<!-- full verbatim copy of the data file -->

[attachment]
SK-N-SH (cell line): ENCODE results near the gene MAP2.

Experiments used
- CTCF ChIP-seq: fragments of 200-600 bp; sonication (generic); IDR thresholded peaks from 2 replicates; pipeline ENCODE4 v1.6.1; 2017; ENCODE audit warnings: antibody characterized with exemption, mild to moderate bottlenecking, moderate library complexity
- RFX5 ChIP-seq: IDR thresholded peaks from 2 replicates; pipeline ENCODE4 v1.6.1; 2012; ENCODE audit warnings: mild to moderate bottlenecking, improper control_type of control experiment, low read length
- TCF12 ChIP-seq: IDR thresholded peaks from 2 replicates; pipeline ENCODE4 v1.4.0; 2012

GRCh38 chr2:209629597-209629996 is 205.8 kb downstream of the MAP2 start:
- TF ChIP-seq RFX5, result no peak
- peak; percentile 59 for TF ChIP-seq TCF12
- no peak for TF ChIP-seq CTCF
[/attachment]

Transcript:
SK-N-SH (cell line): ENCODE results near the gene MAP2.

Experiments used
- CTCF ChIP-seq: fragments of 200-600 bp; sonication (generic); IDR thresholded peaks from 2 replicates; pipeline ENCODE4 v1.6.1; 2017; ENCODE audit warnings: antibody characterized with exemption, mild to moderate bottlenecking, moderate library complexity
- RFX5 ChIP-seq: IDR thresholded peaks from 2 replicates; pipeline ENCODE4 v1.6.1; 2012; ENCODE audit warnings: mild to moderate bottlenecking, improper control_type of control experiment, low read length
- TCF12 ChIP-seq: IDR thresholded peaks from 2 replicates; pipeline ENCODE4 v1.4.0; 2012

GRCh38 chr2:209629597-209629996 is 205.8 kb downstream of the MAP2 start:
- TF ChIP-seq RFX5, result no peak
- peak; percentile 59 for TF ChIP-seq TCF12
- no peak for TF ChIP-seq CTCF